Increasing the quantity of carbon stored in agricultural soils has the potential to offset emissions of greenhouse gases to the atmosphere, while soil carbon losses would further add to those emissions.
However, realising this mitigation potential is technically challenging when soil carbon stocks are already high (as they are in New Zealand), potential changes in soil carbon are small and spatial variability is high.
The current NZAGRC programme has three distinct components:
(1) testing specific management practices that may increase the long term soil carbon store in field situations;
(2) developing and using models to predict how a range of management practices may influence long and short tem soil carbon storage; and
(3) identifying those factors that influence the stability of current or newly added soil carbon.
Dr David Whitehead, Manaaki Whenua - Landcare Research (2010-present) Professor Frank Kelliher, AgResearch (2010-2017)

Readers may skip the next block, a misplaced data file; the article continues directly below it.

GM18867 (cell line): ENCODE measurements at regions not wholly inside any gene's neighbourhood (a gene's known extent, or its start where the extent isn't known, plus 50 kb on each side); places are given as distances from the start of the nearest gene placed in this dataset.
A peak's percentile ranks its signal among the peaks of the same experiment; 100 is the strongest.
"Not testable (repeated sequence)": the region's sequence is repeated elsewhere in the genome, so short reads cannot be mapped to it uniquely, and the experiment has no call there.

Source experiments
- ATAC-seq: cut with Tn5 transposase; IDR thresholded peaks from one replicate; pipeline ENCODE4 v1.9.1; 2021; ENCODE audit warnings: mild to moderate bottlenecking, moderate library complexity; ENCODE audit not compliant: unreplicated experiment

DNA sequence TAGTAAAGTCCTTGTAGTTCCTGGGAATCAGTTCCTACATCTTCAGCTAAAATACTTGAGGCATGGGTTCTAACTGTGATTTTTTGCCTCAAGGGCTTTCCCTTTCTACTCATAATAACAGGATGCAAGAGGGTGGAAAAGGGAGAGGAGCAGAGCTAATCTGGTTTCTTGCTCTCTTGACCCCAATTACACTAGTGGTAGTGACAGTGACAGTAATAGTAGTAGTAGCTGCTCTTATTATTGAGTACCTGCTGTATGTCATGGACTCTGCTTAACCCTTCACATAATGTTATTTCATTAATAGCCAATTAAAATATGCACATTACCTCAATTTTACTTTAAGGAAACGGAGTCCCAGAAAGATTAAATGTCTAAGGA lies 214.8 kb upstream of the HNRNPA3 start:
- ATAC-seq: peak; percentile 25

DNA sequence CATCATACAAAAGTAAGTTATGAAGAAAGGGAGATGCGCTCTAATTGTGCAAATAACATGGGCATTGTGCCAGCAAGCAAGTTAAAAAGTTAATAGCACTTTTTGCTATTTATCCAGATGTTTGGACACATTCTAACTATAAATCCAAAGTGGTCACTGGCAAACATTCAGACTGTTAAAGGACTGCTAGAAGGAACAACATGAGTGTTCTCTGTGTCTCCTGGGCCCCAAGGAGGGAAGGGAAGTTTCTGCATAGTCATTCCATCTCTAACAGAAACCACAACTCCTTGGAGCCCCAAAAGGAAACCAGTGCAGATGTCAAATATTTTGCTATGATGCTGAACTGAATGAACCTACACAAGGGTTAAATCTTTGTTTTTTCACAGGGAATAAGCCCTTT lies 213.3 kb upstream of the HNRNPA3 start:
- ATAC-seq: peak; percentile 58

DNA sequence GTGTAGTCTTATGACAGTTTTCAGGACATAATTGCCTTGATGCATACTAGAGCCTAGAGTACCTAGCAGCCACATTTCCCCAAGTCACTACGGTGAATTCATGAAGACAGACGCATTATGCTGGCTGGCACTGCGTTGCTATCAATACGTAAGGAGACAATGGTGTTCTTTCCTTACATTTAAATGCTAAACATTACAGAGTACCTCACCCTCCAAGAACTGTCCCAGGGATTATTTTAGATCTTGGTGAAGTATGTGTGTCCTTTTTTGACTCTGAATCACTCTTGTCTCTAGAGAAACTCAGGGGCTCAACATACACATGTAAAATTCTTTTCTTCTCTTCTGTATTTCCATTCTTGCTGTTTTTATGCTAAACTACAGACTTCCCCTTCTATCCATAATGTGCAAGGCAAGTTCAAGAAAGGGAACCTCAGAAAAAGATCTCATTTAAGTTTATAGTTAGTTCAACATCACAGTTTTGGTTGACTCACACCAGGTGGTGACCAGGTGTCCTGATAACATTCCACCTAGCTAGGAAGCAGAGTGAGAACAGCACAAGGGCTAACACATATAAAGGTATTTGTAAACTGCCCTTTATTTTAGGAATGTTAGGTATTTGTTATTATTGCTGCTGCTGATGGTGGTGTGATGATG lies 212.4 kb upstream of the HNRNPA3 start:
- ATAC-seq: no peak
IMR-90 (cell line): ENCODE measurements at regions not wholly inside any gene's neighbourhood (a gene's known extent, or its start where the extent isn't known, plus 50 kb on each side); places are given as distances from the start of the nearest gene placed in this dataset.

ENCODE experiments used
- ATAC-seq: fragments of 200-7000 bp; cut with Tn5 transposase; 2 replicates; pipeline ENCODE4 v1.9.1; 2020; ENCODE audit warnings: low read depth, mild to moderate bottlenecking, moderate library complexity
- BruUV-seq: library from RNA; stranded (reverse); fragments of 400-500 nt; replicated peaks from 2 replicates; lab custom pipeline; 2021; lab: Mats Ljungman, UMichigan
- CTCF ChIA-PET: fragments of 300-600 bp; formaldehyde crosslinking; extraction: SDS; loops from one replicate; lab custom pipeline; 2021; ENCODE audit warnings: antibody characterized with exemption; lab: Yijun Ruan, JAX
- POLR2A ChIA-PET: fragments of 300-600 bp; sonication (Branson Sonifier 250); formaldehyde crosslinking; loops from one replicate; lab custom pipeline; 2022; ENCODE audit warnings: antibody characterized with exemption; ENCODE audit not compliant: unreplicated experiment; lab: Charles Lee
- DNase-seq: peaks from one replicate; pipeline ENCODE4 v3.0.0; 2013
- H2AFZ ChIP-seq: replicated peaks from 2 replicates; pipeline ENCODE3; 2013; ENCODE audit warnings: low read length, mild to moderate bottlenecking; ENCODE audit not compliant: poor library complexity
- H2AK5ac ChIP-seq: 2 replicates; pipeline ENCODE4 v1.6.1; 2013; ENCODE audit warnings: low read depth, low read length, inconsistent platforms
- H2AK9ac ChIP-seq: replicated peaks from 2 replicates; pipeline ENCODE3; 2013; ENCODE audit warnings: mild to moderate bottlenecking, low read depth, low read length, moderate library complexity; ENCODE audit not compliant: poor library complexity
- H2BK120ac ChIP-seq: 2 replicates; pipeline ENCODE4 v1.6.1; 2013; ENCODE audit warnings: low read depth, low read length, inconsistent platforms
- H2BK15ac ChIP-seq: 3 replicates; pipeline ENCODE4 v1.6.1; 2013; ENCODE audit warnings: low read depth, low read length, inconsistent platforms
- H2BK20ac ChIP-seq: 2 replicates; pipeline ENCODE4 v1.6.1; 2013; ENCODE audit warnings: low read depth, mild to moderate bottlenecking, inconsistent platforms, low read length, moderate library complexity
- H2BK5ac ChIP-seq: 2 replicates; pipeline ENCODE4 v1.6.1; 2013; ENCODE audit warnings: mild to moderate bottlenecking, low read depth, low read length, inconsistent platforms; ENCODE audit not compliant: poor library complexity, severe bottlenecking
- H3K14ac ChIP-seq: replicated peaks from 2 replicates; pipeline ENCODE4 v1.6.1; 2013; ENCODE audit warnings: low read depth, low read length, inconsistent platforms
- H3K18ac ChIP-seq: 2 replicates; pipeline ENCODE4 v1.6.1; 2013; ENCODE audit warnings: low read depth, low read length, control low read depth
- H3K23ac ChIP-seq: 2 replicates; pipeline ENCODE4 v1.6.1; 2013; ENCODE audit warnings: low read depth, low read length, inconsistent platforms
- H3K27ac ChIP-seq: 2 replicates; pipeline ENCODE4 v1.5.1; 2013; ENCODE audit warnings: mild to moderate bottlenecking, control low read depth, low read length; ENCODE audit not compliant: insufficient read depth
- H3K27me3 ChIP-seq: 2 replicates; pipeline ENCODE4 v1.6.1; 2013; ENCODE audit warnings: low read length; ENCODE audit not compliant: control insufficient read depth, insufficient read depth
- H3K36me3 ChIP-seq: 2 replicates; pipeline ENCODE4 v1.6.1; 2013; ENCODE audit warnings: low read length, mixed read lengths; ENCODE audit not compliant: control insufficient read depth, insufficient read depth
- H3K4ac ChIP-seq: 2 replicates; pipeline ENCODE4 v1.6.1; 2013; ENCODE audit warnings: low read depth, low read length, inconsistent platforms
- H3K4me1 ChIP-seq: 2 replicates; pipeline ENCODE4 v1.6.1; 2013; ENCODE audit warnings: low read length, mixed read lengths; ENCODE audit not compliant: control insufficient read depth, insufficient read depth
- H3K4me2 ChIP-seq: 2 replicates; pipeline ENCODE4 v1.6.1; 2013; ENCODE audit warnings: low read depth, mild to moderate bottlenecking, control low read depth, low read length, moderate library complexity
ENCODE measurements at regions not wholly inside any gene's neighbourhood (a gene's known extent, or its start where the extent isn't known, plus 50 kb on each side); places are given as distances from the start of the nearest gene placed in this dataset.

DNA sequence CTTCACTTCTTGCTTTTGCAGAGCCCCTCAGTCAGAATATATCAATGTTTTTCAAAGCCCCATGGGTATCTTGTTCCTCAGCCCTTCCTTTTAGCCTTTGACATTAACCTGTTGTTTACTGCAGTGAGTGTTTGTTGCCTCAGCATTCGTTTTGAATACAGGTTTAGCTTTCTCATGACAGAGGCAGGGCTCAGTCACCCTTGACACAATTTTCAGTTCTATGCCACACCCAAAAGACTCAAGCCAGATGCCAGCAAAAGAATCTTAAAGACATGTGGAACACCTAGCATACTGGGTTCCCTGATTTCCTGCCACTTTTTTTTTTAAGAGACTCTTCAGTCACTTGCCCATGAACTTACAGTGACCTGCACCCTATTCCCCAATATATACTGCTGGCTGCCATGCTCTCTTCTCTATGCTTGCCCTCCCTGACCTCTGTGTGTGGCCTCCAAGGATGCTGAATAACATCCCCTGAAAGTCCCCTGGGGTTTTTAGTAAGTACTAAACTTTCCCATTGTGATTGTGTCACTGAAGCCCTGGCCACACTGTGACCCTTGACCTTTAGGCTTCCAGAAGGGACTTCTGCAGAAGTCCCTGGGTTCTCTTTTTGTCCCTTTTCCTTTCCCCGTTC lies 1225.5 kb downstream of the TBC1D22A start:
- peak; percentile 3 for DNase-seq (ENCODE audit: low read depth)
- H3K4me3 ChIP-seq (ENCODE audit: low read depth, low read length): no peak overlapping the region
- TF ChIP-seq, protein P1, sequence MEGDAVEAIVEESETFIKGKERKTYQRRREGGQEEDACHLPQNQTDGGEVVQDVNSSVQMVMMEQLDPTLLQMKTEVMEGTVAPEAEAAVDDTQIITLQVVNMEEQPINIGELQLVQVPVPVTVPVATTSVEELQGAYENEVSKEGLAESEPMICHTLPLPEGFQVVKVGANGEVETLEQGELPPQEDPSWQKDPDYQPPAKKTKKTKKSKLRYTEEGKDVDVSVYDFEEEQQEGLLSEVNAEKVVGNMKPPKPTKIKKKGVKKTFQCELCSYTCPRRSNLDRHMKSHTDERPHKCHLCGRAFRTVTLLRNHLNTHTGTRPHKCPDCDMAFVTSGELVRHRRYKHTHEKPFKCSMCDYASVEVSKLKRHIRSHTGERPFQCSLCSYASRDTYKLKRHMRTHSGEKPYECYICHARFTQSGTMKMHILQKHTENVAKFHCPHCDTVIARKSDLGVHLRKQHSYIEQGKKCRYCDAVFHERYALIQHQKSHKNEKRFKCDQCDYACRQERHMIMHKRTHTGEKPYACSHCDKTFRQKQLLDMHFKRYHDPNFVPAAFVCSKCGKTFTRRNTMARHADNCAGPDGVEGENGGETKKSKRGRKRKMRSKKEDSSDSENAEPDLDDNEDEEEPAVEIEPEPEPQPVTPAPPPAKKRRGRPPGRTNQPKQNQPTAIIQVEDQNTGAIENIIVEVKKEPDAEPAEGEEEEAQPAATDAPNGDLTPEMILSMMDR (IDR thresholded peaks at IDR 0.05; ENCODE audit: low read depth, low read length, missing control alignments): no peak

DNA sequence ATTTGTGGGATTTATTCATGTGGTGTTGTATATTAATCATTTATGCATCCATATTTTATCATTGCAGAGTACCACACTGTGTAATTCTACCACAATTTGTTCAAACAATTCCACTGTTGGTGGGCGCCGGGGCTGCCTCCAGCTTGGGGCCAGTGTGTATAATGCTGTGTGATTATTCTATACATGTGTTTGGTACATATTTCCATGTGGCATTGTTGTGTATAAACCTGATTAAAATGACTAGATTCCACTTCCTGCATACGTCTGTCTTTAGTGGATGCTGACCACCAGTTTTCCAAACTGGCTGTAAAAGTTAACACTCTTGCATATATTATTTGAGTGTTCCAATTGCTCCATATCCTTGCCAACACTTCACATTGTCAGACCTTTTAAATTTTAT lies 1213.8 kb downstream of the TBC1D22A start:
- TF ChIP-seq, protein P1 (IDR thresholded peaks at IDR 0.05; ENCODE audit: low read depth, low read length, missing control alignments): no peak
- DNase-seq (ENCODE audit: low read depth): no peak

The carbon balance of temperate grasslands part II: The impact of pasture renewal via direct drilling
S. Rutledge, A.M. Wall, P.L. Mudge, B. Troughton, D.I. Campbell, J. Pronger, C. Joshi, L.A. Schipper, The carbon balance of temperate grasslands part II: The impact of pasture renewal via direct drilling, Agriculture, Ecosystems & Environment, Volume 239, 2017, Pages 132-142, ISSN 0167-8809, http://dx.doi.org/10.1016/j.agee.2017.01.013
Two blocks had pastures renewed (PR) by direct drill. A third block was a control.
The PR blocks had smaller positive NEPs than the control block during the PR year.
Duration of fallow is important in determining total CO2 losses due to PR
Pasture renewal led to a negative carbon balance (soil C loss) for the PR year
Addition of C (e.g. manure, effluent, feed) helps to mitigate soil C loss due to PR.